His pastor, or at least the person he talked this over with, was Penny Penrose.  I heard this from another one of us who had been so profoundly moved by Paul Hessert - and hearing this  gave me the Mystical Willies.

I did my thing, a guy I'd never met was moved, the person on the other side of him was Penny, behind and to my right, giving me her smirk of understanding.

I like to imagine what that moment was for Penny.  Talking to some guy who was flipping out.  He's carrying a magazine article.  She looks down. It's me.

God sows.  We stand around like cows studying a new fence (Paul's metaphor).  "Moo.  What's this now?"

It was through Paul's memorial service that Penny and I were reconnected.  Or would that simply be, connected?   Since we'd never really talked much before.

We started emailing.  I have saved a fair amount of her letters to me.  What I responded to was not her body, which carried so much of the pain and couldn't-ever-be-finished-ache of her childhood. 

But her spirit, which was Wicked Funny Good.  Lord, she could make me laugh.  No apologies.  Gum-smacking attitude I could hear from my basement in Wisconsin.  Justice-determined.  Little kid melt down mushy. Rainbow-hungry.  Fierce in her family love.  Proficient in her professional world. And then back to her disdain for what doesn't work; her empathy for people who were being screwed and disrespected.  Her unending enthrallment to little kids in general and Kayleigh in particular.

I don't know what it was like to be her family.  I bet it wasn't always simple.  I bet sometimes it overwhelmed with love and protection and need.

I do know what it was like to get emails from her.

My heart slowed down.  I knew I was okay and I was heard before I opened her letter; like God's grace that knocks me over.  There was never any sense that I could embarrass her, make her weary or bored.  When I saw her name in my in-box, I was greeted before I read a word. 

I always smiled.  Sometimes I laughed.  The freest part in me felt invited to a very good party, every time I saw her name.

So that is what I have to say.  Behind and to my right, in a light-whacked place.  There she is.  Ballsy, laughing, unafraid, counting on us to love our lives, too.





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A-Z M is for Aunts


Reprint of old column from 5/22/2004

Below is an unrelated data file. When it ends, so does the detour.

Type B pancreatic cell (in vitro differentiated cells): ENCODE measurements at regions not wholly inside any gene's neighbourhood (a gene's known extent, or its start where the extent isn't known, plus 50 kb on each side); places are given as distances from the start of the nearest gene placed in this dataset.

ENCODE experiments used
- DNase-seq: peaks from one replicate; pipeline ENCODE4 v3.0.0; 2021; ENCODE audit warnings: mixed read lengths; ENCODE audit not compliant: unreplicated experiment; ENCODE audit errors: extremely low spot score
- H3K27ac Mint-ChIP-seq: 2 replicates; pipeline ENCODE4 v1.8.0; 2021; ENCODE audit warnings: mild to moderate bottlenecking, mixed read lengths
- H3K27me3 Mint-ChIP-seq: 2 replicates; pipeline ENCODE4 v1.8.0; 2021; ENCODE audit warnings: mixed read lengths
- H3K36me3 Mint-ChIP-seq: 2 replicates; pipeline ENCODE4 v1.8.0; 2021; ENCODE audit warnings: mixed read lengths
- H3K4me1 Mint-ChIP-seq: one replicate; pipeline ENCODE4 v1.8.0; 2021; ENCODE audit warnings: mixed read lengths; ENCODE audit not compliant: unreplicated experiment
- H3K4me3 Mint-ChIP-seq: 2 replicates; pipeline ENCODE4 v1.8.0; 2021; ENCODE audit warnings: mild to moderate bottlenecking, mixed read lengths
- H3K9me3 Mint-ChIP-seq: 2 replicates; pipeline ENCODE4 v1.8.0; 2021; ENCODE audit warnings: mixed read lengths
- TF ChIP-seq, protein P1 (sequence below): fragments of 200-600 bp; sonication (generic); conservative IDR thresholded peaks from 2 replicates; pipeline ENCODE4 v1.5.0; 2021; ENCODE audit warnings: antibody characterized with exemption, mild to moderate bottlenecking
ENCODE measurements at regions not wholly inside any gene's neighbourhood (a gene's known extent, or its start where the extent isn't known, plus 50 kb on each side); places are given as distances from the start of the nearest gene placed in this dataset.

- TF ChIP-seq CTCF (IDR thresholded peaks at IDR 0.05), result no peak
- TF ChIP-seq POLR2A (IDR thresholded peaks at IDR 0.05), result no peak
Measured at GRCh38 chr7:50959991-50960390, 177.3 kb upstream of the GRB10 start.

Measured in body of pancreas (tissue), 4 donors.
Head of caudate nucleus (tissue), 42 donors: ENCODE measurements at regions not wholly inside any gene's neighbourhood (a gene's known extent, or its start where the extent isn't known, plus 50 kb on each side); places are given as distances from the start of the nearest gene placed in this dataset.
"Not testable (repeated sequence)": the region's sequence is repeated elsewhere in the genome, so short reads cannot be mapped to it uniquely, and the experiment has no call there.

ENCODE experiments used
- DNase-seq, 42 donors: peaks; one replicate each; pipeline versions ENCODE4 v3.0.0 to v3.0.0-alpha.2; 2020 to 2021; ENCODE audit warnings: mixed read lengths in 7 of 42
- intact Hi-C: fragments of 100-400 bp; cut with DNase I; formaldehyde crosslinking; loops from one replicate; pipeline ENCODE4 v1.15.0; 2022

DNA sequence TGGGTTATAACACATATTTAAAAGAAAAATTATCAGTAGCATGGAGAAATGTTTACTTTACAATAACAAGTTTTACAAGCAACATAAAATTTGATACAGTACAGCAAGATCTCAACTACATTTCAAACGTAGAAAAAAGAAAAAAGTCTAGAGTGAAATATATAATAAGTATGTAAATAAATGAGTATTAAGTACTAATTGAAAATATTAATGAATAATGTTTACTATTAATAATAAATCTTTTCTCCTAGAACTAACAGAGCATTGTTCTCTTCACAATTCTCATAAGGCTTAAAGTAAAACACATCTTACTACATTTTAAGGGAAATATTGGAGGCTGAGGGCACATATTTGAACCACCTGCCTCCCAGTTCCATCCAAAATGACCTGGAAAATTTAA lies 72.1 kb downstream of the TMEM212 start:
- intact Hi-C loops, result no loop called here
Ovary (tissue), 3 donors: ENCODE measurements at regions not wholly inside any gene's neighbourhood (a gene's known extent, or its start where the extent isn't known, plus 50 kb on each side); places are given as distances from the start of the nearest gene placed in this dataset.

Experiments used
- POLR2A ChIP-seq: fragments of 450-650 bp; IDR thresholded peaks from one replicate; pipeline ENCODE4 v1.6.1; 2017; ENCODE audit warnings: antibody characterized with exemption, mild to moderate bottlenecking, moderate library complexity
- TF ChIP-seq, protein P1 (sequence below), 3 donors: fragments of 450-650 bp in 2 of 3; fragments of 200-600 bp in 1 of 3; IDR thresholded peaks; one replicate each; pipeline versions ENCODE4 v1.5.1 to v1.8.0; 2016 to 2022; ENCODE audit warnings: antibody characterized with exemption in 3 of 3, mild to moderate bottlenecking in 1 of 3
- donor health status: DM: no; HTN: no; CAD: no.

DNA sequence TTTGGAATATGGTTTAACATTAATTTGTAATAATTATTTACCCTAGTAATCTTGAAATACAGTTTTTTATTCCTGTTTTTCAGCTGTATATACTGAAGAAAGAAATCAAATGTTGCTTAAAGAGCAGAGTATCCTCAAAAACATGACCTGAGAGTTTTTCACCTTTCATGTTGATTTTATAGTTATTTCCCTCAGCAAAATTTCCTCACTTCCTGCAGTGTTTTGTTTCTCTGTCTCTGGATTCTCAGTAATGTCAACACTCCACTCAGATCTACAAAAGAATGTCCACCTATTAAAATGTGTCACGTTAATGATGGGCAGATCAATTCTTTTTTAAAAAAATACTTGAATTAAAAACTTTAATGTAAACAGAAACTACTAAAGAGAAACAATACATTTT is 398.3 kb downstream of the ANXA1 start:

Happy Mother's Day to all the women who raised us! 

This was my all-time favorite moment from the "Friends" TV show. It's a few hours after the birth of Ross's son (not with Rachel) and all the friends are meeting the baby for the first time. Monica, Ross's sister, holds her newborn nephew tenderly, tears in her eyes with awe for this new life in her family.


This was first published May 10, 2002

A few weeks ago, my husband and I were talking with our kids about the best and worst jobs we have had. I said picking asparagus was pretty boring. My husband didn't like the day he was a taxi driver. We both love writing when it goes well, we get a lot done, people tell us what clever people we are, and we earn lots of money from it. These aspects of writing come together about once a, well … I'm sure it's right around the corner.

My daughter prodded, "Come on, Mom. What's the best job of your life?"

Dark River

The photo is the Platte River in Nebraska. This post was a newspaper column for the Racine Journal Times in 2003.


Dark River

"I think us here to wonder."  (From "The Color Purple" by Alice Walker.)

The day was one of those glorious October days when the sun blazed through gold and crimson trees; the incense of burning leaves perfumed the air. It seemed a shame to go inside simply because night was coming on.

"Let's take the canoe out on the river tonight."

Where Heritage is Found

Last week I spoke with a woman who  is working to support MayaWorks.

I sent her this writing I did back in 2006.


I stayed several days with the Sepet family, a very cash-poor Maya family that lives in the altiplano, the mountains of Guatemala.  These people were so intelligent, gracious, strong, and hospitable.  

This adventure happened during my second day with them.

Quarantine Dairy #669 A Rerun


I have a lot of projects to get through today. I wrote this in 2006 when I worked at Target for six months. I still like it.


This week I saw an inspiring sight.  I saw a little kid completely lost in his imagination. 

Car Accident & Not Buying the Farm Today

My friend Karen texted last night that she is okay but she had been in a car accident in the afternoon. A driver had not stopped at a stop sign, thus plowing into Karen’s rear driver-side door.

Her accident reminded me of one I was in with my son years ago. This is the newspaper column I wrote about the event.

Hold a good thought for Karen today, okay?  She texted this morning, rather poetically, “I feel like I’ve been dragged through a knothole.”